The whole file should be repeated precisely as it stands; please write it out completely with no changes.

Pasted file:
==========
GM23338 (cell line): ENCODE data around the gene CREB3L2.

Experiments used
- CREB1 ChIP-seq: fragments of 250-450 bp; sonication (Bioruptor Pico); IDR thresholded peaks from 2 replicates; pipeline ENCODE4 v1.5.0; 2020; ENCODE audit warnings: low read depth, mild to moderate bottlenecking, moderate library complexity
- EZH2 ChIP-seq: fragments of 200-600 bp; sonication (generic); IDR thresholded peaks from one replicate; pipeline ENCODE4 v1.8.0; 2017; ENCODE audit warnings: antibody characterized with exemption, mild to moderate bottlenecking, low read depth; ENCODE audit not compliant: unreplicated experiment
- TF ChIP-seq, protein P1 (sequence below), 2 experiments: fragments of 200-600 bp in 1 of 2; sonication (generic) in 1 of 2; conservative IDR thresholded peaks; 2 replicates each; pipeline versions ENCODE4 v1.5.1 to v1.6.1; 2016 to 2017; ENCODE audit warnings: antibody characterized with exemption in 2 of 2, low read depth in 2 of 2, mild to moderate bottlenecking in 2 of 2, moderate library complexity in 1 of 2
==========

GM23338 (cell line): ENCODE data around the gene CREB3L2.

Experiments used
- CREB1 ChIP-seq: fragments of 250-450 bp; sonication (Bioruptor Pico); IDR thresholded peaks from 2 replicates; pipeline ENCODE4 v1.5.0; 2020; ENCODE audit warnings: low read depth, mild to moderate bottlenecking, moderate library complexity
- EZH2 ChIP-seq: fragments of 200-600 bp; sonication (generic); IDR thresholded peaks from one replicate; pipeline ENCODE4 v1.8.0; 2017; ENCODE audit warnings: antibody characterized with exemption, mild to moderate bottlenecking, low read depth; ENCODE audit not compliant: unreplicated experiment
- TF ChIP-seq, protein P1 (sequence below), 2 experiments: fragments of 200-600 bp in 1 of 2; sonication (generic) in 1 of 2; conservative IDR thresholded peaks; 2 replicates each; pipeline versions ENCODE4 v1.5.1 to v1.6.1; 2016 to 2017; ENCODE audit warnings: antibody characterized with exemption in 2 of 2, low read depth in 2 of 2, mild to moderate bottlenecking in 2 of 2, moderate library complexity in 1 of 2